He began in predictable fashion, hailing “my buddy Jim Clyburn” and casting himself as the comeback kid. “For all those who have been knocked down, counted out, left behind, this is your campaign,” he declared. From there, the speech became more pointed, more strategic, and more emotive. Biden’s advisers are well aware that winning one state won’t be enough to stop Sanders, especially if the Vermont senator scores big victories on Tuesday in delegate-rich California and Texas, where the polls show him in the lead. The immediate goals for the Biden campaign are twofold: to cement Biden’s place as the only viable alternative to Sanders and to limit the Vermont senator’s lead in the delegate count by persuading enough Democrats that a Sanders candidacy would be an electoral disaster for the entire Party, not just its hopes of driving Donald Trump out of the White House. “The decisions Democrats make all across America in the next few days will determine what this party stands for, what we believe, and what we’ll get done,” Biden said. “If the Democrats nominate me, I believe we can defeat Donald Trump, keep Nancy Pelosi in the House of Representatives as Speaker, and take the U.S. Senate.”
体育投注网平台Although he didn’t mention Sanders by name, he cast doubt on his electability, his policies, his ideology, and his loyalty to the Democratic Party. “If the Democrats want a nominee who is a Democrat, a lifelong Democrat, a proud Democrat, an Obama-Biden Democrat, then join us,” he declared. Mocking one of Sanders’s slogans, he went on, “Most Americans don’t want the promise of revolution. They want more than promises. They want results.” Biden also depicted Sanders as a divisive figure. At one point, he even compared him to Donald Trump, or, at least, he compared the impact of the Sanders movement on the Democratic Party to what the Trump movement did to the G.O.P. “We have to beat Donald Trump and the Republican Party,” Biden said. “But here’s the deal: we can’t become like them . . . We can’t have a never-ending war.”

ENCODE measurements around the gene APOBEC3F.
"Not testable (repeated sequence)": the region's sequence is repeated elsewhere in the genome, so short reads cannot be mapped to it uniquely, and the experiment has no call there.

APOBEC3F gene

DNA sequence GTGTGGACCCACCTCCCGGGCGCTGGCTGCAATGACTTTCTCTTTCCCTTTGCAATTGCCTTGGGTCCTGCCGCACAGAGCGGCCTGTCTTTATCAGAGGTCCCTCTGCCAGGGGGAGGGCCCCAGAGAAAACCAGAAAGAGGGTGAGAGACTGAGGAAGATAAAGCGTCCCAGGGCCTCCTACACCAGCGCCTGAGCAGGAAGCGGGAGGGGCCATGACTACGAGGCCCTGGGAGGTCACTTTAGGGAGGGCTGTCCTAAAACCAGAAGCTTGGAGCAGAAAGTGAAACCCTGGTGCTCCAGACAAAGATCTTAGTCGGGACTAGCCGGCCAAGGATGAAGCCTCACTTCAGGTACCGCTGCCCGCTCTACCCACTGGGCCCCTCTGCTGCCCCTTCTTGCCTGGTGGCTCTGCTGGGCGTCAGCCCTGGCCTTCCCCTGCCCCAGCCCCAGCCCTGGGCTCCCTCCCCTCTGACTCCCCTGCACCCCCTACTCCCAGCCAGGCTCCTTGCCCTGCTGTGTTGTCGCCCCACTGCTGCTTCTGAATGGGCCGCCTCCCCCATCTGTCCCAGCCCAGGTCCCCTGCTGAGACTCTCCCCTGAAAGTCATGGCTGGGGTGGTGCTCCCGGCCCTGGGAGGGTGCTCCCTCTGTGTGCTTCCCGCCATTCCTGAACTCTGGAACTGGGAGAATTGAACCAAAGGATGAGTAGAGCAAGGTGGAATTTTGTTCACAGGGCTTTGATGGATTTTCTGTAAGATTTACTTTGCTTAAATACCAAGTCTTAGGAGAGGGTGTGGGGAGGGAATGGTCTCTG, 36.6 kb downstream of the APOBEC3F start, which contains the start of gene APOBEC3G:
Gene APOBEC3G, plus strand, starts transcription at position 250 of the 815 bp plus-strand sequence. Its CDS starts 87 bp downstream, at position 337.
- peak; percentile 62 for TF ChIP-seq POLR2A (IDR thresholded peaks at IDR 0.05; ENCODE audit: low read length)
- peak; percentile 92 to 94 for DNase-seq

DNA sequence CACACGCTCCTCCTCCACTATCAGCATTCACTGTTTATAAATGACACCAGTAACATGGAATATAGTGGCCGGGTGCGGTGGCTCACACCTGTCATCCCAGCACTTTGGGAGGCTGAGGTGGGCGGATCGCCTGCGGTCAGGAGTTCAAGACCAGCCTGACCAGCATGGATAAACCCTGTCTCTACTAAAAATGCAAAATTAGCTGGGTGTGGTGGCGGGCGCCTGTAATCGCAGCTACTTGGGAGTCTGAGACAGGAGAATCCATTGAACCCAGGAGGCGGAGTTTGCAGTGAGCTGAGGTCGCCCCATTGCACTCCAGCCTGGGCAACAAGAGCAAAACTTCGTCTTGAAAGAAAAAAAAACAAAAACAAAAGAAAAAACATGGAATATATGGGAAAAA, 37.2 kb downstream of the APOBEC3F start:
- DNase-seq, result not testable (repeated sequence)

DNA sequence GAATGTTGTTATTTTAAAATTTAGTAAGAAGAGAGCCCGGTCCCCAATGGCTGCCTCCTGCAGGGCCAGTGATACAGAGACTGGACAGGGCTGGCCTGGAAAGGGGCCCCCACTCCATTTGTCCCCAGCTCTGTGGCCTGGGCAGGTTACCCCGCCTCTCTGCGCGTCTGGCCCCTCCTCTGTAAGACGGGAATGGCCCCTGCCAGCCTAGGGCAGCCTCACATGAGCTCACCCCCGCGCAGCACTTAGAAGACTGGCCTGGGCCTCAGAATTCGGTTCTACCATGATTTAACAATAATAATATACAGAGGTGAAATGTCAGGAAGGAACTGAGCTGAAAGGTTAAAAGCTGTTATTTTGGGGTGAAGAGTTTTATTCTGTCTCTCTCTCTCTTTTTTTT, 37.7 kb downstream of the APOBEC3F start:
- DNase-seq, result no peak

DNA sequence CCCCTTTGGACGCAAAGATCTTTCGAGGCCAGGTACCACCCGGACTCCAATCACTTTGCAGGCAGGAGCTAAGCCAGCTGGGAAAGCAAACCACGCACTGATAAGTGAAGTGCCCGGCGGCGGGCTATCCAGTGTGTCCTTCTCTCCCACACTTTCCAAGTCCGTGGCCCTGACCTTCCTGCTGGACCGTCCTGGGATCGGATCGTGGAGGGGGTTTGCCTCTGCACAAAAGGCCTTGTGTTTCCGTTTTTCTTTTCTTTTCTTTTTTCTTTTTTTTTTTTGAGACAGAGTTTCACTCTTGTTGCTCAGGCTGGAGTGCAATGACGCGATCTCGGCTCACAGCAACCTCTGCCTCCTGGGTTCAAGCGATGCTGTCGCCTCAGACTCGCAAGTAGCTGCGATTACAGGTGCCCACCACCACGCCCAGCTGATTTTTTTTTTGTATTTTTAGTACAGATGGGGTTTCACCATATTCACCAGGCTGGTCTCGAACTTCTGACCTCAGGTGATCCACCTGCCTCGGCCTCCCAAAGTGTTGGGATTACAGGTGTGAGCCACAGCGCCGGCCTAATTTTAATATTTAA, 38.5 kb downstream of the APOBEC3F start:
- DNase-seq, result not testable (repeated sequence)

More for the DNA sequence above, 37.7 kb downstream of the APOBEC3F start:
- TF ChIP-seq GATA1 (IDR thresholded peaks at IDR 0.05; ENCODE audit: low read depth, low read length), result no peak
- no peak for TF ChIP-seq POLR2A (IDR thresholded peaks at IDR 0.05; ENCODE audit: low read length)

That was the political pitch, but Biden also sounded a more personal note about the need for healing the soul of the country after the Trump Presidency. He recalled how, in June, 2015, shortly after his son Beau died of cancer, he and his wife, Jill, attended Sunday service at the Emanuel A.M.E. church体育投注网平台, where a young white supremacist had recently gunned down nine parishioners. “We left here, having arrived in overwhelming pain, thinking we can do this, we’d get through this,” Biden said. Then, with the raucous crowd having fallen silent, he brought up Alexis de Tocqueville, whom Clyburn had mentioned in his introduction, saying, “This multi-ethnic country we call our democracy, America, it can’t survive unless we focus on our goodness.”